Journal for the Study of Religions and Ideologies, vol. 15, issue 44 (Spring 2016) 69 have surrounded this formation for its support of the march. As Efraim Zuroff stressed in 2009, this party’s public homage paying to the Latvian SS Legion does not reflect “harmless nostalgia,” but is rather part of an

“insidious plan to gain recognition for a perversely distorted version of European history which will officially equate communism with Nazism.”

This would transform nations with a high percentage of Nazi collaborators in genocide into victims of a supposed genocide and cover up these countries’ failure “to prosecute their own Nazi war criminals.”97

Zuroff shows that whereas march supporters claim that the Legion’s men were patriotic soldiers who “fought against the Soviets and had no connection to SS crimes,” this is barely a partial truth. In fact, whereas the Legion itself did not participate in Holocaust crimes, many of its men had actively participated in murdering Jews before the Legion’s establishment in early1943, by which time nearly all of Latvia’s 90,000 Jews, as well as many tens of thousands of Jews in Belarus, had been murdered by Latvian security police units. Many of these murderers, including from the infamous Arajs Kommando, subsequently volunteered to join the Legion.

Yet, mainstream Latvian politicians, including former President Andris Bērziņš, defend the march because the Legionnaires allegedly deserve respect, not condemnation. While still in office, Bērziņš said in 2012 that these men were conscripted into the Waffen-SS, went to war to defend Latvia, and “were not war criminals,” omitting that about one- third volunteered and participated in sending 90,000 Warsaw ghetto Jews to Treblinka.98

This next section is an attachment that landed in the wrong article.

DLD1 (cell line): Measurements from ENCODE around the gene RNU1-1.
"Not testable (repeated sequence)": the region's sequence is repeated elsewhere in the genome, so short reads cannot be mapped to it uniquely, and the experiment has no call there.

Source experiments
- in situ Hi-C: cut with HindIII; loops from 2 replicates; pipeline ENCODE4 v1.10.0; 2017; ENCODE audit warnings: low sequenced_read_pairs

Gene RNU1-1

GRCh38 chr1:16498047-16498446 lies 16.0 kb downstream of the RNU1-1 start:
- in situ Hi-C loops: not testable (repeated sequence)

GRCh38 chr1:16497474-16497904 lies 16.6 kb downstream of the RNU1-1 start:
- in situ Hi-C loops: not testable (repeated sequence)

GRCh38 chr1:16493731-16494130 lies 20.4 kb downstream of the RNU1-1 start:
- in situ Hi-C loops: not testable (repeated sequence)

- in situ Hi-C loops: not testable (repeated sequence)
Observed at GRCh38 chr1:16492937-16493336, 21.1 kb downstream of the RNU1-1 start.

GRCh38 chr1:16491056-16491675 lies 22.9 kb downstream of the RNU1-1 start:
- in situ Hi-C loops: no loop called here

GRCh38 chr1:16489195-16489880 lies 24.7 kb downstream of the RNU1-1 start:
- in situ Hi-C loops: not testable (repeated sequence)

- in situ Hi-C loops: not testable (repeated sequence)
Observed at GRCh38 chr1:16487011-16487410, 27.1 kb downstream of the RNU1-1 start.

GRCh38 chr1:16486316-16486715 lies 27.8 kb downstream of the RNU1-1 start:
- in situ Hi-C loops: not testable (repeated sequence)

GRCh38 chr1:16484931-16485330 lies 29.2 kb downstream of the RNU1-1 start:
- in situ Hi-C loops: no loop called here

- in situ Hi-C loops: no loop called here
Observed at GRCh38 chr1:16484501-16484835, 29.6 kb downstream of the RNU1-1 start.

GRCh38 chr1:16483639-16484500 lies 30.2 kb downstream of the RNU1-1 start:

A monument commemorating local Latvian Waffen SS was unveiled in Bauska in September 2012.99 In June 2013 the Saeima unanimously passed a law forbidding public display of Nazi symbols; however, it was not enforced when Latvian Legionnaires proudly displayed their symbols on 16 March 2014. Moreover, in July 2014, President Andris Bērziņš promulgated a constitutional preamble, passed by the Saeima, honoring Latvia’s “freedom fighters” and–in line with the Prague Declaration–

condemning both “the communist and Nazi totalitarian regimes and their crimes.”100

The parallel Estonian event is held on 6 July. Since the early 1990s, an organization carrying the name of a post-World War I veterans’

association had been pressing governments to attribute the status of

“Freedom Fighters” to those who have fought in World War II against the Soviet Union. 101 The status was finally granted by the parliament on 14 February 2012 to World War II veterans, regardless of what side (Soviet or Nazi) they had fought on. But Waffen SS veterans dominate the Estonian Freedom Fighters Union. The Waffen SS Estonian division was established in January 1944 and was formed by volunteers. While it did not participate in Holocaust crimes (it was established after the Jews of Estonia had already been murdered on German orders, mostly by the Estonia Self Defense Kommandos,102 its members included men who had previously


Journal for the Study of Religions and Ideologies, vol. 15, issue 44 (Spring 2016) 70 been involved in killing Jews and Gypsies.103 Furthermore, “Estonian auxiliary police units were a very important part of the German murder machine against Jews in Belarus, and even in Poland and Ukraine.” 104 In July 2013, Defense Minister Urmas Reinsalu posted on his ministry’s website a laudatory message to the Union – for keeping “the ideals of liberty alive.”105

In January 2014 Estonia buried Waffen-SS veteran Harald Nugiseks with full military honors; he was one of four Estonians to receive the Knight’s Cross- the Third Reich’s highest award for bravery in battle. He had volunteered for the division after escaping to Germany. In 1945 his division surrendered and he was sent to a labor camp in Siberia, returning home in 1958. Following independence in 1991, Nugiseks received an honorary captain’s rank from the military. Reinsalu called him “a legendary Estonian soldier whose tragedy was that he could not fight for Estonian freedom in an Estonian uniform.” 106 One cannot but agree with Anton Weiss-Wendt, who writes “the Holocaust runs counter to the Estonian national narrative.”107